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Searcy v. Colvin

United States District Court, M.D. Georgia, Macon Division

January 12, 2015

CHARICE SEARCY, Plaintiff,
v.
CAROLYN W. COLVIN, Acting Commissioner of Social Security, Defendant

For CHARICE SEARCY, Plaintiff: DANIEL LEWIS WILDER, Emmett L. Goodman, Jr., LEAD ATTORNEYS, MACON, GA.

For CAROLYN W COLVIN, Acting Commissioner of Social Security Administration, Defendant: BERNARD SNELL, H RANDOLPH ADERHOLD, JR, U.S. ATTORNEY'S OFFICE, MACON, GA.

REPORT AND RECOMMENDATION

Charles H. Weigle, United States Magistrate Judge.

Social Security Appeal

This is a review of a final decision of the Commissioner of Social Security denying Plaintiff Charice Searcy's application for benefits. Because the Commissioner's decision is based on the application of proper legal standards and is supported by substantial evidence, it is RECOMMENDED that the Commissioner's decision be AFFIRMED.

BACKGROUND

Plaintiff claims to suffer from hypertension; high blood pressure; diabetes; breast, hip and leg pain; bipolar disorder; osteoarthritis; and back pain, which may stem, in part, from a November 2007 motor vehicle accident. (R. 47, 410). Plaintiff applied for Title II and Title XVI benefits in August 2009, but her applications were denied initially and on reconsideration, (R. 88-89), and a reviewing administrative law judge (" ALJ") found Plaintiff " not disabled" in May 2012. (R. 22-34). The Appeals Council denied review in Plaintiff's case in December 2013, (R. 1-4), and Plaintiff now seeks review before this Court, arguing that the ALJ erred by (1) discounting the opinions of Dr. Carlos Giron and Dr. Foster Brin; and by (2) making vocational findings at steps four and five that were inconsistent with her proposed " Specific Vocational Preparation" rating. Because the record does not support Plaintiff's arguments, it is recommended that the Court affirm.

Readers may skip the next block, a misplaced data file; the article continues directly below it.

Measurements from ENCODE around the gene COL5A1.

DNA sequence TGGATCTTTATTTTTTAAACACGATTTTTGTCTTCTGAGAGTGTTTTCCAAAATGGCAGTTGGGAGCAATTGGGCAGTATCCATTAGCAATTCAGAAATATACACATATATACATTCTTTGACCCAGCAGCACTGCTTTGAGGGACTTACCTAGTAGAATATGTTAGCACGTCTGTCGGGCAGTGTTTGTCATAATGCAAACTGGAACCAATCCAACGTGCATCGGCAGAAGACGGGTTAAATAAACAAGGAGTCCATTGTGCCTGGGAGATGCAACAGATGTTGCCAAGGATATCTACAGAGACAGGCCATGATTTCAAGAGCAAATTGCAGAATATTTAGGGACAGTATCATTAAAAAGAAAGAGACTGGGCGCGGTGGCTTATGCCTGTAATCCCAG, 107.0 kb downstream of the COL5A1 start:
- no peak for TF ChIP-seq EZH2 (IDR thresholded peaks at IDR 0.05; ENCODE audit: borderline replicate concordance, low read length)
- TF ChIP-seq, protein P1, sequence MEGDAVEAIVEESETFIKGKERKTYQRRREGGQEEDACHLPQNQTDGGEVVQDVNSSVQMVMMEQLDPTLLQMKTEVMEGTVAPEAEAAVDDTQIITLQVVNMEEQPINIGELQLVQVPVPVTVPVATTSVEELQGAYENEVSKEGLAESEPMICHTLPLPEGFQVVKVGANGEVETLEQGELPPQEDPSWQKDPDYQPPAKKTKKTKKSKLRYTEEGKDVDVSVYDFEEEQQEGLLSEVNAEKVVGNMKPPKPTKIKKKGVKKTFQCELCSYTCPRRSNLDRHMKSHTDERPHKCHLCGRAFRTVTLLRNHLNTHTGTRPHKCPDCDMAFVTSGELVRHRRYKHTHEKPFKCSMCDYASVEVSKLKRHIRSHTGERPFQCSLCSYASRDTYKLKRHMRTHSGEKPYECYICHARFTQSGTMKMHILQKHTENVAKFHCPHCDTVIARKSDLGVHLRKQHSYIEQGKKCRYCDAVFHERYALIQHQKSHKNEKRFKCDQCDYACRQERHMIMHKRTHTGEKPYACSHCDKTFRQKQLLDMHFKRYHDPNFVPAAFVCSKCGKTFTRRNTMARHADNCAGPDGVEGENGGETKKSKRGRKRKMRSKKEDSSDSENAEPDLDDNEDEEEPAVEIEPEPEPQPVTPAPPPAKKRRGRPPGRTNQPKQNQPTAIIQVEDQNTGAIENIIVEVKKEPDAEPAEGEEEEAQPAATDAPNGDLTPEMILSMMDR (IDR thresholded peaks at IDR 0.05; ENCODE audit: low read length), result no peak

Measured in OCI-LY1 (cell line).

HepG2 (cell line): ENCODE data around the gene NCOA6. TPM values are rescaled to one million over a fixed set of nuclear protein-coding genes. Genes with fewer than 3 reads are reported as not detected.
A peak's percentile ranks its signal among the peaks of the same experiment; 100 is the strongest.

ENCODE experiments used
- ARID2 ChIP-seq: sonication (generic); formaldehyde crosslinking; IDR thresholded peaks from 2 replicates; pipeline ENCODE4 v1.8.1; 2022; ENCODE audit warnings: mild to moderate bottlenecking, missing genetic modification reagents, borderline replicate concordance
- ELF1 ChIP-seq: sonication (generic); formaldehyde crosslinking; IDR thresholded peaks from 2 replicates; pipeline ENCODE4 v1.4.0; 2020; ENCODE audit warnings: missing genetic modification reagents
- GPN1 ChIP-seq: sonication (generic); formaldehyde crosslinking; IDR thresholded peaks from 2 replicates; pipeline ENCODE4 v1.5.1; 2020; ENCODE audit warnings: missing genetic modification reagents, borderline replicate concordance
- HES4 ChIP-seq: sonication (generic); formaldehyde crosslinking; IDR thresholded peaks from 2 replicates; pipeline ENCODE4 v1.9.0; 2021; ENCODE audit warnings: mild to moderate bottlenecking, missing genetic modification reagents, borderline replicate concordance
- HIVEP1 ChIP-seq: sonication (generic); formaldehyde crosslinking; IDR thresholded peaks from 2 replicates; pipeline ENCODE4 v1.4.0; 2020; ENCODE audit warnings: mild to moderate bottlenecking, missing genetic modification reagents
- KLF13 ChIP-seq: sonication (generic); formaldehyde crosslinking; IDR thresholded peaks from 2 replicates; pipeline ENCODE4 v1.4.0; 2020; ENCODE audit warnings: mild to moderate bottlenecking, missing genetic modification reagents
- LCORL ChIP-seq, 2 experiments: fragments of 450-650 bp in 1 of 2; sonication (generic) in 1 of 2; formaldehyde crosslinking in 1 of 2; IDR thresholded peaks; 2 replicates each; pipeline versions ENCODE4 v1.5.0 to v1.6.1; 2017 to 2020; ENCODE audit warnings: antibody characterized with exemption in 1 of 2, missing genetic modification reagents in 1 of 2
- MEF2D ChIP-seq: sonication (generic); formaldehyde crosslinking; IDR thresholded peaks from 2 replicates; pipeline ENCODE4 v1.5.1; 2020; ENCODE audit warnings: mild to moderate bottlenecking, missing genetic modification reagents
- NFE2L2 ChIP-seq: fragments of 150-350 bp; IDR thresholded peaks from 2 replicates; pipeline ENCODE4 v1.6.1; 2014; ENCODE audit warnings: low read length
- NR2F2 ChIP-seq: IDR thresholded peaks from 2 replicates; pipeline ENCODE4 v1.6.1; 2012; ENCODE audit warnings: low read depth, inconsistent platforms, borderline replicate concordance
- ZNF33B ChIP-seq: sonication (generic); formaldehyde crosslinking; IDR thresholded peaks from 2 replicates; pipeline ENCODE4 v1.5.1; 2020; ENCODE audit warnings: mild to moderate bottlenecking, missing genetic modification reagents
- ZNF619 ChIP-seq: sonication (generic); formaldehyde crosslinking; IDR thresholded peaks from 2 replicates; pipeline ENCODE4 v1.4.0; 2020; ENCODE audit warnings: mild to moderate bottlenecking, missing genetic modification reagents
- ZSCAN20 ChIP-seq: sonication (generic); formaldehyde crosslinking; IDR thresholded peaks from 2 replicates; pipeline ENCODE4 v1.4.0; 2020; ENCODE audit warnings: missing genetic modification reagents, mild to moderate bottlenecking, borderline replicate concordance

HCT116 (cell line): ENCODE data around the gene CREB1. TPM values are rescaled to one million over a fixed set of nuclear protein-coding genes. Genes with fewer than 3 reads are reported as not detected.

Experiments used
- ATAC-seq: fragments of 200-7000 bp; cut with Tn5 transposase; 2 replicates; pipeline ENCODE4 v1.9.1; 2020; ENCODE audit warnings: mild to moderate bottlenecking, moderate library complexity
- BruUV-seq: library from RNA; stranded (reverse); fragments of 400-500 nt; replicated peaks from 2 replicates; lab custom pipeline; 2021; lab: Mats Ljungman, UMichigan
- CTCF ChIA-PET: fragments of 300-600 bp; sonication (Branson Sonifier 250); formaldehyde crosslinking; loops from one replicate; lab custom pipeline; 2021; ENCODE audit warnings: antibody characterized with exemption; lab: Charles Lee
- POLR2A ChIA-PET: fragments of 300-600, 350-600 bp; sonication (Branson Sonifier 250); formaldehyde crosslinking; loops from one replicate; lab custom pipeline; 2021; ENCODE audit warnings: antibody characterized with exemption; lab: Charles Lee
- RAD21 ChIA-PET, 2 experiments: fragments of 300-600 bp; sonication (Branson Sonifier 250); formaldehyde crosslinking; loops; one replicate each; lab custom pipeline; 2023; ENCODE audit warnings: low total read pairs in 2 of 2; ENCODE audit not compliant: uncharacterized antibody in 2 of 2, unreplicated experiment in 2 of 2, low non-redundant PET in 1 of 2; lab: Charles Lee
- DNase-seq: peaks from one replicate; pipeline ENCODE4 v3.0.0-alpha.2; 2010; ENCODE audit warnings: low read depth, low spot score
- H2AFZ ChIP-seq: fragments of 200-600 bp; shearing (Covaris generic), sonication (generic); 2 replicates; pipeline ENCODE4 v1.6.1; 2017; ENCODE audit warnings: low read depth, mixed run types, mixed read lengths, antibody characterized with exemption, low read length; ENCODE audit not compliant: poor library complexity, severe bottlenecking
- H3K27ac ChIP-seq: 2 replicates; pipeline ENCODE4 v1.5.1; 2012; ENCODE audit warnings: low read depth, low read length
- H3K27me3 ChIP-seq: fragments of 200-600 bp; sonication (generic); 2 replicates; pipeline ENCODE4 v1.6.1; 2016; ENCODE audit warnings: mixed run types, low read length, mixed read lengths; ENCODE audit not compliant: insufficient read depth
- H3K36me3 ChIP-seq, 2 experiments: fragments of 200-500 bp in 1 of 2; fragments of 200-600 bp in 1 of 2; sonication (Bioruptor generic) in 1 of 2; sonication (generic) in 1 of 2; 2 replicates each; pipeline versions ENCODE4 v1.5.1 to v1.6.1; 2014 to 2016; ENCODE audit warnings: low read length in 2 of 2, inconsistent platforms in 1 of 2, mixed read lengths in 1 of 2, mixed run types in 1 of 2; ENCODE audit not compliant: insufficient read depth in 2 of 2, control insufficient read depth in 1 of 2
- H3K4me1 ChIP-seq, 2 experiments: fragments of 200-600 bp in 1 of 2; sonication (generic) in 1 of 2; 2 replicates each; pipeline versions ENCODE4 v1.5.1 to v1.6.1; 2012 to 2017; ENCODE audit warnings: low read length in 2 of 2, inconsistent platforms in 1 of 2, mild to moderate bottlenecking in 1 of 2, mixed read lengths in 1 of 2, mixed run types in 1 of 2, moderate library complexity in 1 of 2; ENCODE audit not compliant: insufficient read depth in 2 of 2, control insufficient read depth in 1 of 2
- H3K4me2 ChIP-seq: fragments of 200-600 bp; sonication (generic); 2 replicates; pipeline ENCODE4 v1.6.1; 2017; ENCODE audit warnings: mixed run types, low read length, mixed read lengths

STANDARD OF REVIEW

Judicial review of a decision of the Commissioner of Social Security is limited to a determination of whether that decision is supported by substantial evidence, as well as whether the Commissioner applied the correct legal standards. Winschel v. Comm'r of Soc. Sec., 631 F.3d 1176, 1178 (11th Cir. 2011). " Substantial evidence" is defined as " more than a scintilla, " and as " such relevant evidence as a reasonable mind might accept as adequate to support a conclusion." Id. The Eleventh Circuit has explained that reviewing courts may not decide the facts anew, reweigh the evidence, or substitute their judgment for that of the Commissioner. Id. Rather, if the Commissioner's decision is supported by substantial evidence, that decision must be affirmed even if the evidence preponderates against it.

EVALUATION OF DISAIBLITY

Social Security claimants are " disabled" if they are unable to engage in any substantial gainful activity by reason of any medically determinable physical or mental impairment which can be expected to result in death or which has lasted or can be expected to last for a continuous period of not less than 12 months. 42 U.S.C. § 423(d)(1)(A).

The Social Security Regulations outline a five-step sequential evaluation process for determining whether a claimant is disabled: " (1) whether the claimant is currently engaged in substantial gainful activity; (2) whether the claimant has a severe impairment or combination of impairments; (3) whether the impairment meets or equals the severity of the specified impairments in the Listing of impairments; (4) based on a residual functional capacity (" RFC") assessment, whether the claimant can perform any of his or her past relevant work despite the impairment; and (5) whether there are significant numbers of jobs in the national economy that the claimant can perform given the claimant's RFC, age, education, and work experience." Winschel, 631 F.3d at 1178 (11th Cir. 2011) (citing 20 C.F.R. § § 404.1520(a)(4)(i)-(v); 416.920(a)(4)(i)-(v)).

DISABILITY EVALUATION IN THIS CASE

Following the five-step sequential evaluation process, the reviewing ALJ made the following findings in this case. At step one, the ALJ found that Plaintiff had not engaged in substantial gainful activity since June 15, 2008, her alleged onset date. (R. 24). At step two, the ALJ found that Plaintiff suffered from the following severe impairments: " pulmonary hypertension, non-insulin dependent diabetes mellitus, obesity, cervical spondylosis with stenosis, lumbar radiculitis with stenosis[, ] arthritis, bipolar disorder, [and] panic disorder." (R. 24). At step three, the ALJ found that Plaintiff did not have an impairment or combination of impairments meeting or ...


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